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Discussion Starter · #1 · (Edited)
Hi guys, long time stalker but first posting. I'm making this out desperation. I've got a 1980 CM400 with pod filters. Recently replaced the exhaust with a Mac 2-1 and replaced the head gasket with an Athena brand gasket because it was leaking oil externally. Afterwards, it started backfiring through the carbs so bad that it would push them out of the intake boots. Triple checked the timing and it seems to be correct, so I figured it was the carb jetting because of the new exhaust. I ordered a jet kit from 6Sigma that is supposed to be made for this setup (127.5 and 80 jets with needle shims). This seemed to make it run worse. It idles fine if the choke is halfway out, no more no less, and dies if given throttle. I just did a compression test and found that both cylinders are only making about 80 psi, but the cylinder leakdown test only shows about a 10% loss out of each cylinder with no leakage through the valves. If anyone has any ideas what the problem might be, please let me know.
 

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Discussion Starter · #2 ·
A buddy of mine said that the cam might be 180 off, so I tried flipping it around and it doesn't seem to make a difference.
 

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Sounds like your cam could be out of time, maybe off by a link.
 

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A buddy of mine said that the cam might be 180 off, so I tried flipping it around and it doesn't seem to make a difference.
When it's 180° out you don't flip it around, you rotate it half a turn, then re-attach the chain.
 

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Discussion Starter · #6 ·
I'm sorry, Mike in Idaho, that's what I meant to say. I unbolted the cam sprocket, rotated it 180 and rebolted it.
 

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Was the throttle wide open during the compression test?......It NEEDS to be......
 

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On these engines, rotating the camshaft 180 just swaps which cylinder is on the compression stroke and which is on the exhaust stroke. Since it's a wasted spark ignition (both plugs fire every revolution) it still runs the same.
 

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Discussion Starter · #9 ·
Thank you, J-T, I didnt know that, but it does make a lot of sense now. The timing looked right, but I'll mess around with it some today. I'll take some pictures later.
 

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Discussion Starter · #10 ·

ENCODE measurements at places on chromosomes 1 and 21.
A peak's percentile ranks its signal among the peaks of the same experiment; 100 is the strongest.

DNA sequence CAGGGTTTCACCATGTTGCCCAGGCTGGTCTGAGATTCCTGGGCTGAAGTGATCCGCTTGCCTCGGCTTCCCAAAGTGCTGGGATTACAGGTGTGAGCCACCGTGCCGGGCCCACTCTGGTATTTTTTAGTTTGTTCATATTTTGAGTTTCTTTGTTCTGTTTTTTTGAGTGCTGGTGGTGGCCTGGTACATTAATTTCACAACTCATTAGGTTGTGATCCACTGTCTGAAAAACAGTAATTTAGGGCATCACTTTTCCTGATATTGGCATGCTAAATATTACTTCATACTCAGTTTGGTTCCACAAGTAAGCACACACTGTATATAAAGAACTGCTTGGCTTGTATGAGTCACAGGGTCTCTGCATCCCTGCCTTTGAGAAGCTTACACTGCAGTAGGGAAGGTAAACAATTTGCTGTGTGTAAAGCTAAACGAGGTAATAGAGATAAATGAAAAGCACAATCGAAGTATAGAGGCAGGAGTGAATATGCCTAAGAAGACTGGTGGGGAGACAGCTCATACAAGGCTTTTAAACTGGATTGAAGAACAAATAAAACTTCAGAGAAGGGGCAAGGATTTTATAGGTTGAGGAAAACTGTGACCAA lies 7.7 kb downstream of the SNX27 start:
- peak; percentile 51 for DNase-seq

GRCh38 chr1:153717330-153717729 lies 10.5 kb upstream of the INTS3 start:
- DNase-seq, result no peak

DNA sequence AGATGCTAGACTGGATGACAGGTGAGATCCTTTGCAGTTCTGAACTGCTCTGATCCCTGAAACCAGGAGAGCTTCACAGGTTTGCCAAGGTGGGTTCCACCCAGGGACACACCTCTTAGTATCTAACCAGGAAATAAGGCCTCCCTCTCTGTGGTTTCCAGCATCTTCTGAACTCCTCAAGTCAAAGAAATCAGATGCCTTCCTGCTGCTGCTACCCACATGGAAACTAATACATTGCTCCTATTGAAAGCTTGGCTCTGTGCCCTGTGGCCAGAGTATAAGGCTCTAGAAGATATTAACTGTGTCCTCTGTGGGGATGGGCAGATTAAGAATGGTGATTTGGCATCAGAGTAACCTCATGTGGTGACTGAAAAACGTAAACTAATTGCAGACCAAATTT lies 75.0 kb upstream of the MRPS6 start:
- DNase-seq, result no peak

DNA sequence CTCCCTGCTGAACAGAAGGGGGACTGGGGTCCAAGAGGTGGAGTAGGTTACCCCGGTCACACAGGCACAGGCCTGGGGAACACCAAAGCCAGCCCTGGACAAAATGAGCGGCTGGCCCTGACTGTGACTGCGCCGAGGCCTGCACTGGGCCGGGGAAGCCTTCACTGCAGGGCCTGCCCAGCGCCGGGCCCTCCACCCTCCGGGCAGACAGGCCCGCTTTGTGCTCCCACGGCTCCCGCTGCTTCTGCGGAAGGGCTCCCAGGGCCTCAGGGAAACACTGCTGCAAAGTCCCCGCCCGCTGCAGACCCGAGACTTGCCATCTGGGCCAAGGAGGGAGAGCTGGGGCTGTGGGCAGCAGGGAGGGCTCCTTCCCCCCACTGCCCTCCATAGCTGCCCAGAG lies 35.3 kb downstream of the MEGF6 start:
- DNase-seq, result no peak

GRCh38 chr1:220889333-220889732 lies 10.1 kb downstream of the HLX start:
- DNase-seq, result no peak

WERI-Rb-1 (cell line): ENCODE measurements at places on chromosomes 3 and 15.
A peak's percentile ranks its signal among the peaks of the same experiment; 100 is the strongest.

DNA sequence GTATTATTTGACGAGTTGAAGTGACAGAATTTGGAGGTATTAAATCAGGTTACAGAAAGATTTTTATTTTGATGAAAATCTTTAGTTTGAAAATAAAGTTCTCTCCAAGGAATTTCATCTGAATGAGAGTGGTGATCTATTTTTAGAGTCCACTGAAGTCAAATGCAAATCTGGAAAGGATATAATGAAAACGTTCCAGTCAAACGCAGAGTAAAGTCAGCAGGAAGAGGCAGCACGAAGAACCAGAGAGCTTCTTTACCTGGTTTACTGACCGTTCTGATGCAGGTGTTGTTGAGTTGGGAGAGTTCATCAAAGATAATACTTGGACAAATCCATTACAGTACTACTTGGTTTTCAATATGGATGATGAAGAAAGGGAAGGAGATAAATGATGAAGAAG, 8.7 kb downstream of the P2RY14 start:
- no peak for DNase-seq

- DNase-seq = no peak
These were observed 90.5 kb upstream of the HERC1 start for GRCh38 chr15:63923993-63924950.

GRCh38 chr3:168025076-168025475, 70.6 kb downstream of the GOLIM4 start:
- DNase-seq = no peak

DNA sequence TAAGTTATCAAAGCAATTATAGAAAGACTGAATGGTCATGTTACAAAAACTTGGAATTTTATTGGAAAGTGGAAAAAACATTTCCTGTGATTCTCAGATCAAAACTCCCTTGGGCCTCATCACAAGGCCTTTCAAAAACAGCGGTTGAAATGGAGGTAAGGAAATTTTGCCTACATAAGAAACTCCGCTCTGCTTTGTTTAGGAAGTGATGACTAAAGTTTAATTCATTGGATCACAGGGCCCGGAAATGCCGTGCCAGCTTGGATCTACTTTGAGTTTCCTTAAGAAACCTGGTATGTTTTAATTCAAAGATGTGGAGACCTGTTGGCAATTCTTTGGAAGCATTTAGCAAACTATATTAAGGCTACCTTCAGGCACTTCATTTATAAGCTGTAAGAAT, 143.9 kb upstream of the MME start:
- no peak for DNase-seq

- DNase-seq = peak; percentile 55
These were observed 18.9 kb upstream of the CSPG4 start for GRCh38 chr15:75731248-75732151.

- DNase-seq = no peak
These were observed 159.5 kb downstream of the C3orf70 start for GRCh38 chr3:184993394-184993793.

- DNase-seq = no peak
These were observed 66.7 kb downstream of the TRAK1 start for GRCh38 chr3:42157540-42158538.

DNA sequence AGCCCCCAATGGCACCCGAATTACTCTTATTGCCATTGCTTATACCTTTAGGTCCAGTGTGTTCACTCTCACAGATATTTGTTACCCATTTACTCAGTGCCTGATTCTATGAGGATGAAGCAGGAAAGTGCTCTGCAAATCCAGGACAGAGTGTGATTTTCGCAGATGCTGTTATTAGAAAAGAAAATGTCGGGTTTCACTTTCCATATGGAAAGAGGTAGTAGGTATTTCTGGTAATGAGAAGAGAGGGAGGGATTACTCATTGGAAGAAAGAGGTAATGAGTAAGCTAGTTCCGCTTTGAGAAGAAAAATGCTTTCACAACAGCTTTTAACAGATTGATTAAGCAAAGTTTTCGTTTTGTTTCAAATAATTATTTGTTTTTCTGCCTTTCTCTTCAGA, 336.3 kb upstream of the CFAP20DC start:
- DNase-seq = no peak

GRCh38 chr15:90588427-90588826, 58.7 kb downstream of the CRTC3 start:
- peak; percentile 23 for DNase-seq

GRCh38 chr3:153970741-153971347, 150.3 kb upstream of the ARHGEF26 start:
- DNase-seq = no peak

Yes, 66Sprint, throttle was wide open. I tried spraying some wd-40 in too and it brought it up from 80 to 90 psi.
 

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I'd try a different compression gauge first. 80-90 psi and 10% leakage really don't add up together.
Since the carbs blow out of the insulators on a backfire I'd replace those. The carbs seat fully into the insulators and when good they are hard to remove. Intake backfire is an indication the the mixture is very lean, read as vacuum leak. Having to add choke confirms that unless the idle circuit is plugged up.
 

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Discussion Starter · #12 ·
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I tried moving the chain one tooth in each direction and it didn't seem to help. Ended up setting the timing back to where I had it. It looked straighter than either of those.
 

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Can you see the piston through the plug hole. Should be at the top of it's stroke.
If not, turn 360 and peek
I don't have anything else to contribute, unfortunately.
 

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Discussion Starter · #16 ·
I'd try a different compression gauge first. 80-90 psi and 10% leakage really don't add up together.
Since the carbs blow out of the insulators on a backfire I'd replace those. The carbs seat fully into the insulators and when good they are hard to remove. Intake backfire is an indication the the mixture is very lean, read as vacuum leak. Having to add choke confirms that unless the idle circuit is plugged up.
They're brand new intake boots. The ones that were on it originally disintegrated while going down the road. It ran fine before I changed the head gasket and the exhaust, but the exhaust that was on there was basically a straight pipe.
 

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Well, if the flywheel key is sound ( if broken, the flywheel can "turn" relative to the crank, so "T" is not actually TDC, piston crown can be seen thru the plug hole as suggested ) and the front cam chain run is taught ( not slack ) then all looks good timing wise. How much cam chain lift is there on the cam sprocket and how much "play" can be seen in the cam chain links and pins??

Compressions are low but equal more or less.

I have come across a 250 unit that badly back fired ( but not enough to blow the carbs off ! ) and instantly stopped in quite a violent way due to excess "lean back" of the cam timing marks due to cam chain wear.

I have been asking for camshaft cast on info which is out there to try and identify different cams via part number.
 

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Did you have the clamps on tight when the carbs blew off? I onde tried to help a guy with a similar problem and it turned out he had been trying to run the engine without the carbs clamped down.
TOOLS
 

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Re-check the compression with the carbs off the engine. The vacuum pistons in the carbs may not be opening at cranking speed.
 
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